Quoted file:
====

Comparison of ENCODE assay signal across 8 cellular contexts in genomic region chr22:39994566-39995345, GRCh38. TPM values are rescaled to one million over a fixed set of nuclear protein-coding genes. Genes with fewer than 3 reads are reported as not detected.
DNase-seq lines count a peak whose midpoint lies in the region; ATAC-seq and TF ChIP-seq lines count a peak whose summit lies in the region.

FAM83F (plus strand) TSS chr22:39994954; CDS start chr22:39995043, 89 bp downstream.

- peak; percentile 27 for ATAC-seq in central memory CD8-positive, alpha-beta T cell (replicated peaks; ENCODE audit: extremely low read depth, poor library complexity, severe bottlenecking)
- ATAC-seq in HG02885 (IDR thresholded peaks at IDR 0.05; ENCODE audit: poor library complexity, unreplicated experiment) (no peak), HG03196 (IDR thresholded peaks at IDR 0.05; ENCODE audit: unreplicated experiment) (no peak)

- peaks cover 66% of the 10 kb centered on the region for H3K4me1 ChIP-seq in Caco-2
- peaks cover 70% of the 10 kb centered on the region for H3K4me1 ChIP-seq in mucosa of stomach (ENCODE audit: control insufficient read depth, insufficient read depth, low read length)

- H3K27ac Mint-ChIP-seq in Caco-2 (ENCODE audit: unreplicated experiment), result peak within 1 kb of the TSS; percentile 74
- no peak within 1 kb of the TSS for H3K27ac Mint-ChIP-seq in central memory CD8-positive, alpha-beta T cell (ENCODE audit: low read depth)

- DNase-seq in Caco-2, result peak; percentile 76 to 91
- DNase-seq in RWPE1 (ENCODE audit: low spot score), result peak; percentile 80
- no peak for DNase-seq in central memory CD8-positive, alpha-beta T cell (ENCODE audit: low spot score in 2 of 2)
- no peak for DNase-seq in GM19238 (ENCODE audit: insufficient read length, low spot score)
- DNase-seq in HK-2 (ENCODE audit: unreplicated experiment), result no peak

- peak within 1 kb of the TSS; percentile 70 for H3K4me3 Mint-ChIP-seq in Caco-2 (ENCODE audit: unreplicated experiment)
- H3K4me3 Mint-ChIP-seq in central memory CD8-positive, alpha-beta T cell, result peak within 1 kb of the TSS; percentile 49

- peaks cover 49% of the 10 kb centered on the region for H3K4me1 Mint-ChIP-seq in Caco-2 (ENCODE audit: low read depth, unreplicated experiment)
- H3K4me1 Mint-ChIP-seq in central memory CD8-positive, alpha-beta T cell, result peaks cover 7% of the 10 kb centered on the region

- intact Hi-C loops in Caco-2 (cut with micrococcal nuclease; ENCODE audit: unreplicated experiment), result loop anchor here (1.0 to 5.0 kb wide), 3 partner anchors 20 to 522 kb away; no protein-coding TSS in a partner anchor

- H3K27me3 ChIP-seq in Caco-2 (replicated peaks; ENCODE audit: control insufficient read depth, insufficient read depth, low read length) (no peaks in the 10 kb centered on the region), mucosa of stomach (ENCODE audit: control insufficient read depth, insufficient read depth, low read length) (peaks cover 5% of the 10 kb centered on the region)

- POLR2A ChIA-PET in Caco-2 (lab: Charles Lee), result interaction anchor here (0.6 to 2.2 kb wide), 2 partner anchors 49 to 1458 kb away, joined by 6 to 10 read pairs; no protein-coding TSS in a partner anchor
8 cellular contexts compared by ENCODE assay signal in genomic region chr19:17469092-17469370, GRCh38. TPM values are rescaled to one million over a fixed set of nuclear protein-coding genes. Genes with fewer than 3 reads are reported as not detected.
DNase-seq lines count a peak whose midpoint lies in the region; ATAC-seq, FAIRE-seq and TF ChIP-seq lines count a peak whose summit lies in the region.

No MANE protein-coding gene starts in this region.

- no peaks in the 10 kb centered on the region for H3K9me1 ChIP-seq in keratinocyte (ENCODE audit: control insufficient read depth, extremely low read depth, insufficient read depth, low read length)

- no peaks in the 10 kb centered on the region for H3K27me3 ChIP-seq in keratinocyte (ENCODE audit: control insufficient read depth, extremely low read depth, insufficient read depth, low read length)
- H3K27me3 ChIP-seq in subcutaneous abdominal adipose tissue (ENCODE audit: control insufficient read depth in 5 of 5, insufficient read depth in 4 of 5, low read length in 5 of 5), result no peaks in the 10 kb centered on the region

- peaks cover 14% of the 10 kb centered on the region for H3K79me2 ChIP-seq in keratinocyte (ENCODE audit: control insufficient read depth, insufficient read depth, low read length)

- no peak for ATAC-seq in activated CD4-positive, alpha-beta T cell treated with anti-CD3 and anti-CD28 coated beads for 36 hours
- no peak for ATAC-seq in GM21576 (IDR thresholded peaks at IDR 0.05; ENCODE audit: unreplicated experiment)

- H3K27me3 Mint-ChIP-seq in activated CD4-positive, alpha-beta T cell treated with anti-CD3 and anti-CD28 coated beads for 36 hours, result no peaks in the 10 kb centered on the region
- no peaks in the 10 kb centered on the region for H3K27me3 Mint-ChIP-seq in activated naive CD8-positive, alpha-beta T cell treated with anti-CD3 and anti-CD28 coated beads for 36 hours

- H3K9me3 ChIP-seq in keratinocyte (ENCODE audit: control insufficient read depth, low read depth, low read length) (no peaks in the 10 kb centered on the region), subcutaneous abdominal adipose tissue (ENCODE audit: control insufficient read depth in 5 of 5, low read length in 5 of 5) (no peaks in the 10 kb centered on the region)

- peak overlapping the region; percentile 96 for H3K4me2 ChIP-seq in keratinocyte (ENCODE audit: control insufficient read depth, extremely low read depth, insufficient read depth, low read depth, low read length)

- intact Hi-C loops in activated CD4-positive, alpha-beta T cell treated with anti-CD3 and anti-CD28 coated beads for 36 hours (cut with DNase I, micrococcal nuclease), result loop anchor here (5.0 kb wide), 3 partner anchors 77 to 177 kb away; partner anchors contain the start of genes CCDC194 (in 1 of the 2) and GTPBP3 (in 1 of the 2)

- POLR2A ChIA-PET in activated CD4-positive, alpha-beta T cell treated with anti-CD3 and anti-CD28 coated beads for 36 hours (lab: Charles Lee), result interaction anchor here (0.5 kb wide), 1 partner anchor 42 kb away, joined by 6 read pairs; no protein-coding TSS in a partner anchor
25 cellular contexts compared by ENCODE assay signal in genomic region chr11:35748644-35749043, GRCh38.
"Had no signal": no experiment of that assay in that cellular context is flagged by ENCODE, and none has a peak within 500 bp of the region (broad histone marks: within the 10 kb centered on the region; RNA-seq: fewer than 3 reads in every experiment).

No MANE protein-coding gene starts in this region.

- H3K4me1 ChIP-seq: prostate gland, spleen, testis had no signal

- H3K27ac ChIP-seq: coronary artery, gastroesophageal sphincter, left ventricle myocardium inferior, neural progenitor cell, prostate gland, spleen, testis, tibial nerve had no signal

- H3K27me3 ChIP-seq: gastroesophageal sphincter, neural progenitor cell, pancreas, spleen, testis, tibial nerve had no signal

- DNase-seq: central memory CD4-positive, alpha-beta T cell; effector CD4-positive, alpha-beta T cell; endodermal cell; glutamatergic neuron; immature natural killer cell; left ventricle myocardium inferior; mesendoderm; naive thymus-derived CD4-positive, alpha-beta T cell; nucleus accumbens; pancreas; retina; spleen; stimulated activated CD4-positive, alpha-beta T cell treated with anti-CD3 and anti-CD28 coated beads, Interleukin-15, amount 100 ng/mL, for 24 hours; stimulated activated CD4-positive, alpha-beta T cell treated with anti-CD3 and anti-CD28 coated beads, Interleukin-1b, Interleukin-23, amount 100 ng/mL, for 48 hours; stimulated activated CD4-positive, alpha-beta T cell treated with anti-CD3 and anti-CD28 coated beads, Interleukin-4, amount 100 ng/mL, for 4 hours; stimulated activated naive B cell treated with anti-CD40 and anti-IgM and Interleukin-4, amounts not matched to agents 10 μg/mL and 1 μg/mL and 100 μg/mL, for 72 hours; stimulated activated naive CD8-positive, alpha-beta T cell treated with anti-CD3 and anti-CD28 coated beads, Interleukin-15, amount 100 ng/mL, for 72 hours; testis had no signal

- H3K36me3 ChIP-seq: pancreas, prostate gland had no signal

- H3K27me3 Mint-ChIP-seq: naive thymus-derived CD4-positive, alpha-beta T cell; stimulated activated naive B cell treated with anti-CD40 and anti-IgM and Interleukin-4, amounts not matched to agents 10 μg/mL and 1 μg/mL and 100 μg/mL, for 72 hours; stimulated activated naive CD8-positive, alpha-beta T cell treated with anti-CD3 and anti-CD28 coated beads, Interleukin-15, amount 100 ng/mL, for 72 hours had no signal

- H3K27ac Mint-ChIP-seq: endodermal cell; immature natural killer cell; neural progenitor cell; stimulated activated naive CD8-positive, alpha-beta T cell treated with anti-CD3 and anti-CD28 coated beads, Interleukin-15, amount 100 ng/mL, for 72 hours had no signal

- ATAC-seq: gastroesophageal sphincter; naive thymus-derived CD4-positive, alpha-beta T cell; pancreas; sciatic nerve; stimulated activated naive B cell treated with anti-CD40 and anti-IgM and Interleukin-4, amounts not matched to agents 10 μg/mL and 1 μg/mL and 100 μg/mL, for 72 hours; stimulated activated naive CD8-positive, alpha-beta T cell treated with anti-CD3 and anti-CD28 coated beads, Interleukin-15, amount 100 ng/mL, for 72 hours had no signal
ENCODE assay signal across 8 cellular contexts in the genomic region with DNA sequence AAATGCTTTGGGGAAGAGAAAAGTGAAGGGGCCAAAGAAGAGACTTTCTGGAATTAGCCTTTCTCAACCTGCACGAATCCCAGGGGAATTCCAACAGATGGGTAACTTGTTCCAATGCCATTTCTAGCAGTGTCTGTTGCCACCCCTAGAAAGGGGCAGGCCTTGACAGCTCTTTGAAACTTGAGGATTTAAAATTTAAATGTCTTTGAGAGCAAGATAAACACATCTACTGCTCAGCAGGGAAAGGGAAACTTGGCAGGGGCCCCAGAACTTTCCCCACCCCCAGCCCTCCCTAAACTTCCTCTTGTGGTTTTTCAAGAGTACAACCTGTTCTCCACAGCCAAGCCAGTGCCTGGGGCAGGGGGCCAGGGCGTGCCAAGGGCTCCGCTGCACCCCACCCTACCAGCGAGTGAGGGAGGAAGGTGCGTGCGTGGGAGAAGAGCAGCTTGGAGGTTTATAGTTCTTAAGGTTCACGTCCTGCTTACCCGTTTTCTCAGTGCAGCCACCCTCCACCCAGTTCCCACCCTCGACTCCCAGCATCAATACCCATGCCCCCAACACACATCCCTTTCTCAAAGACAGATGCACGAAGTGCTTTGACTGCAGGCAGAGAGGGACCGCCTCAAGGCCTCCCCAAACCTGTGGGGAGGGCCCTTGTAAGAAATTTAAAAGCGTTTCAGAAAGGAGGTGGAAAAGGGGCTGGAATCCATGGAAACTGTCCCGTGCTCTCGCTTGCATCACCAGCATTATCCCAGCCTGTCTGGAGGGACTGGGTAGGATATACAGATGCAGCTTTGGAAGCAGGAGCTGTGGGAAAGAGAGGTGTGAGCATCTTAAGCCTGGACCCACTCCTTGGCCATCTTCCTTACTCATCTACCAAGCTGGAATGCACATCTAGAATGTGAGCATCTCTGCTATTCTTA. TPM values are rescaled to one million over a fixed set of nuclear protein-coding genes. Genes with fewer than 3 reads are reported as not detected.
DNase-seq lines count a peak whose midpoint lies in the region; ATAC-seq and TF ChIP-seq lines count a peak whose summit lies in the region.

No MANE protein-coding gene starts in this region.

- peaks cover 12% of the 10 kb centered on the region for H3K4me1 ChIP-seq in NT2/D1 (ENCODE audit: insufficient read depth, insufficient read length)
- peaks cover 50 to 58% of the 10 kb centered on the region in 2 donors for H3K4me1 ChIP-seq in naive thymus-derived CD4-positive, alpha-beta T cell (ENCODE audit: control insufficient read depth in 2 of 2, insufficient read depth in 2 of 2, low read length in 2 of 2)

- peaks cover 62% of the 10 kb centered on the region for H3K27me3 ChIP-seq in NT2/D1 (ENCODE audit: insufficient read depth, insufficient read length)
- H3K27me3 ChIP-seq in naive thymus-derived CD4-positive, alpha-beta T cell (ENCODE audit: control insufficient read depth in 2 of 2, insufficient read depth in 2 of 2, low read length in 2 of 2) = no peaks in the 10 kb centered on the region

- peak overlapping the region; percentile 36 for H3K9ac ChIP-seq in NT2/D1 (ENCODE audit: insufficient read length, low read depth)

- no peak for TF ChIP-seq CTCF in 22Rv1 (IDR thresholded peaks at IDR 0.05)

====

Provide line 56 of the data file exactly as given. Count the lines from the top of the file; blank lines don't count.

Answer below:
- no peak for TF ChIP-seq CTCF in 22Rv1 (IDR thresholded peaks at IDR 0.05)